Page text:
Security experts from Symantec discovered eight apps that posed as a frontend for a new and highly prevalent type of Android malware.
This malware shows up essentially focusing on clients in the United States, yet in addition has a threat in Russia, Ukraine, Brazil, and Germany and the apps install base varying from 600,000 to 2.6 million devices.
The legitimate purpose of the apps is to modify the look of the characters in Minecraft: Pocket Edition (PE). In the background, sophisticated and well-disguised attacking functionality is enabled. We set up network analysis of this malware in action and observed activity apparently aimed at generating illegitimate ad revenue.says Symantec
Sockbot Android malware C&C
Once the app installed on the device it establishes the connection with C&C server over port number 9001 and C&C server connects with the app open a socket using SOCKS proxy and wait for a connection from a specified IP address on a specified port.
The app connects to the requested target server and receives a list of ads and related metadata (ad type, screen size name). Utilizing this same SOCKS proxy mechanism, the app is commanded to connect to an ad server and launch ad requests.
— Security Response (@threatintel) October 18, 2017
Once the trojanized app installed it will ask following permissions
- Access location information, such as Cell-ID or Wi-Fi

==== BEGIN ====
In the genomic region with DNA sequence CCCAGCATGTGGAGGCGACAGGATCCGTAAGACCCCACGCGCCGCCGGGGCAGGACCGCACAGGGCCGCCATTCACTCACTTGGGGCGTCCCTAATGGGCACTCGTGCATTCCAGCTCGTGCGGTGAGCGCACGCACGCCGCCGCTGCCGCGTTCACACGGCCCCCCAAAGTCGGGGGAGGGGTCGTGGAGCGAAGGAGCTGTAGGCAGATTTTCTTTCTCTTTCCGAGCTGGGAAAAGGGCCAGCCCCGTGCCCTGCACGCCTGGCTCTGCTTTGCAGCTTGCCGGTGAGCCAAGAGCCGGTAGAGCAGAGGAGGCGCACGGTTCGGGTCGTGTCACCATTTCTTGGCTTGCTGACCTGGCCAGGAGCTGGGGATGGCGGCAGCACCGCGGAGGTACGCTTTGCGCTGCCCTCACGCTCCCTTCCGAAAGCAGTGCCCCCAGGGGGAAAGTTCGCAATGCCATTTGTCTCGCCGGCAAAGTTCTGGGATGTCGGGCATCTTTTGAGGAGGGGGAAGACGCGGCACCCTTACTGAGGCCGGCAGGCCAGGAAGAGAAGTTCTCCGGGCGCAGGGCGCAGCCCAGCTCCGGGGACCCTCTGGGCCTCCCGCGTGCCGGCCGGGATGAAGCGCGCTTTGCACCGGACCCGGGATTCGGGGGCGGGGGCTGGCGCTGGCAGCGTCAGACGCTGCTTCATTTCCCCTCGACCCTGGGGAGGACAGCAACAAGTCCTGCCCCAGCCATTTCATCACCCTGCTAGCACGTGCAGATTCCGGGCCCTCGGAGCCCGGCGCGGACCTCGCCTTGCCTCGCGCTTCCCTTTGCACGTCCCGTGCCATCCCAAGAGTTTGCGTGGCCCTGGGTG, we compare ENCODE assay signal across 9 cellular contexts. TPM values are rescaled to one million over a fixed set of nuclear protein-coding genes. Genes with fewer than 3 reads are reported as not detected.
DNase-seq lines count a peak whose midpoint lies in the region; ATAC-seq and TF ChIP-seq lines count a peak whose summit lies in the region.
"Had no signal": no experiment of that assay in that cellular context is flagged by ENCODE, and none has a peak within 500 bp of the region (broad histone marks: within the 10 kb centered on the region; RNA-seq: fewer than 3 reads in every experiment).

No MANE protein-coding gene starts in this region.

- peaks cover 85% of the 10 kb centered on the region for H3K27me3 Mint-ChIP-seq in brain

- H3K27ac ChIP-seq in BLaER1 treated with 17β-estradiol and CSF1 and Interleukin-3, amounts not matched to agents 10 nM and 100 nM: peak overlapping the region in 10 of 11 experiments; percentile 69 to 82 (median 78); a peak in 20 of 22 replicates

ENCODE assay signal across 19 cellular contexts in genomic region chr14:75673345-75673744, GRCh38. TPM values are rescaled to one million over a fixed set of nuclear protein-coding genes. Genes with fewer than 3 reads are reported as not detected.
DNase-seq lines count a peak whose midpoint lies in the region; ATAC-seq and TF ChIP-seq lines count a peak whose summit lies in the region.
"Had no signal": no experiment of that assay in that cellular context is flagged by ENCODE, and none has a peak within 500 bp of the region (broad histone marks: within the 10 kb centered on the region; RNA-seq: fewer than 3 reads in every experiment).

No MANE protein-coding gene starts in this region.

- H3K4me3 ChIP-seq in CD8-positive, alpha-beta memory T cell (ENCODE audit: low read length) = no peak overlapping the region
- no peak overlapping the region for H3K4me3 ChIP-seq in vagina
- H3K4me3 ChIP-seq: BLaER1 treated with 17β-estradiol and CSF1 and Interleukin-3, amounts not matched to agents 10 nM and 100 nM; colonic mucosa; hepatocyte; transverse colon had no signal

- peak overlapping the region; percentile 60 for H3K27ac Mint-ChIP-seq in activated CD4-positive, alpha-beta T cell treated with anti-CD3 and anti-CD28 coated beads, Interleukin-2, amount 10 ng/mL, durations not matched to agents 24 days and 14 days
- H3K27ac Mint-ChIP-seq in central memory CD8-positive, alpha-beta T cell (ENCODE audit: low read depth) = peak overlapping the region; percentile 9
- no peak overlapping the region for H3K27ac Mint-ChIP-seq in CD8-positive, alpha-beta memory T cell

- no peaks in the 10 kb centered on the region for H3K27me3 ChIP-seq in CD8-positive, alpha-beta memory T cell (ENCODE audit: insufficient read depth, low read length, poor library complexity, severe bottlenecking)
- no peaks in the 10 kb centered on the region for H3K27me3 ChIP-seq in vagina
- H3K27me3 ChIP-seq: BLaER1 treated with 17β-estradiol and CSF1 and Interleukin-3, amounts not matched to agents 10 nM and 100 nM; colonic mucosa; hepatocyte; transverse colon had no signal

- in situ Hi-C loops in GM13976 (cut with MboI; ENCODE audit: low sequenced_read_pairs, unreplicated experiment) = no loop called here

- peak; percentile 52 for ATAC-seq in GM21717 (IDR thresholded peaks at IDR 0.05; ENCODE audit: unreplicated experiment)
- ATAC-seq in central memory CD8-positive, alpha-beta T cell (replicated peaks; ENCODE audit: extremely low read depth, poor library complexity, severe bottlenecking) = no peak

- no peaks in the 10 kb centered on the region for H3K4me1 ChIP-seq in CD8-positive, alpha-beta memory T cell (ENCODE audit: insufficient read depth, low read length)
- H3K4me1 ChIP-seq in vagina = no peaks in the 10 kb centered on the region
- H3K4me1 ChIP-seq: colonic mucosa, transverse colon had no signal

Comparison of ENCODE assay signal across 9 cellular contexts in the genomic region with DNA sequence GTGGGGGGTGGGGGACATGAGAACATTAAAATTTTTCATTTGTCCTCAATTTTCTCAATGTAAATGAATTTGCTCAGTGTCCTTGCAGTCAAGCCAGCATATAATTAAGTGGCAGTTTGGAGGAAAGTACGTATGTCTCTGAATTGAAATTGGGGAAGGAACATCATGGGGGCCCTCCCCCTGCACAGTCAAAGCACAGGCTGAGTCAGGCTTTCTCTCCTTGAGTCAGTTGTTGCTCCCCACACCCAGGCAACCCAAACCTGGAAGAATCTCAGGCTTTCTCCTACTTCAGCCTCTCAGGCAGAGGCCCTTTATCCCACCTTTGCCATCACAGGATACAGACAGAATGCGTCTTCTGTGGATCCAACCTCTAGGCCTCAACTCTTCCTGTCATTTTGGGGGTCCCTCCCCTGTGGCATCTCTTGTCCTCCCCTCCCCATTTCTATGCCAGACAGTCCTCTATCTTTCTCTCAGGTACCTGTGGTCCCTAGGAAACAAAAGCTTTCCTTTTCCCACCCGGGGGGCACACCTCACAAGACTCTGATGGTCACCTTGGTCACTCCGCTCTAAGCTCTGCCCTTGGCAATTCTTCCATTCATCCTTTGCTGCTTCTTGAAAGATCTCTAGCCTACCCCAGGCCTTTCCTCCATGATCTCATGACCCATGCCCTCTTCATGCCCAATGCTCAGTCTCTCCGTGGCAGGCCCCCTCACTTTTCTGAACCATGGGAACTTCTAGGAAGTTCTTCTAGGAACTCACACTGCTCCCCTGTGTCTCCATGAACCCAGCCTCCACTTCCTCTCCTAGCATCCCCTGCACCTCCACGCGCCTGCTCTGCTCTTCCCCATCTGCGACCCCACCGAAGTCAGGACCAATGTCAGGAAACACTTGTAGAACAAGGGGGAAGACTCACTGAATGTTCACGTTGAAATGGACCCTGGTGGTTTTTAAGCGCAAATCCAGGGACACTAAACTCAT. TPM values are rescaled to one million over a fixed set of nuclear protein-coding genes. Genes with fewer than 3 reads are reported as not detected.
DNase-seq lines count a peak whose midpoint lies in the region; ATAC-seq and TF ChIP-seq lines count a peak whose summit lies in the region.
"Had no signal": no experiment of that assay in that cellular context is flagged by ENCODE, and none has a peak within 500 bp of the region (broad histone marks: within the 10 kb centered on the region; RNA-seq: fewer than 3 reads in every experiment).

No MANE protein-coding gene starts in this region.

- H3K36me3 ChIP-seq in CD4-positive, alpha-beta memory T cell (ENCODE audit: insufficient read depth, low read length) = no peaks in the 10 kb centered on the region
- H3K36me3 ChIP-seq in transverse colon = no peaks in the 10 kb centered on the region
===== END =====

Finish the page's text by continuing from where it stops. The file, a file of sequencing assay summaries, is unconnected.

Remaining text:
- Access information about networks
- Access information about the Wi-Fi state
- Open network connections
- Read from external storage devices
- Check the phone’s current state
- Start once the device has finished booting
- Display alerts
- Make the phone vibrate
- Write to external storage devices
By enabling arbitrary network attacks, the large footprint of this infection could also be leveraged to mount a distributed denial of service (DDoS) attack.
There is a single developer account named FunBaster associated with this campaign. The malicious code is obfuscated and key strings are encrypted, thwarting base-level forms of detection. Additionally, the developer signs each app with a different developer key.
It has been notified by Symantec to Google and the apps have been removed from the play store.
Common Defences On Mobile Threats
- Give careful consideration to the permission asked for by applications.
- Download applications from trusted sources.
- Stay up with the latest version.
- Encrypt your devices.
- Make frequent backups of important data.
- Install anti-malware on their devices.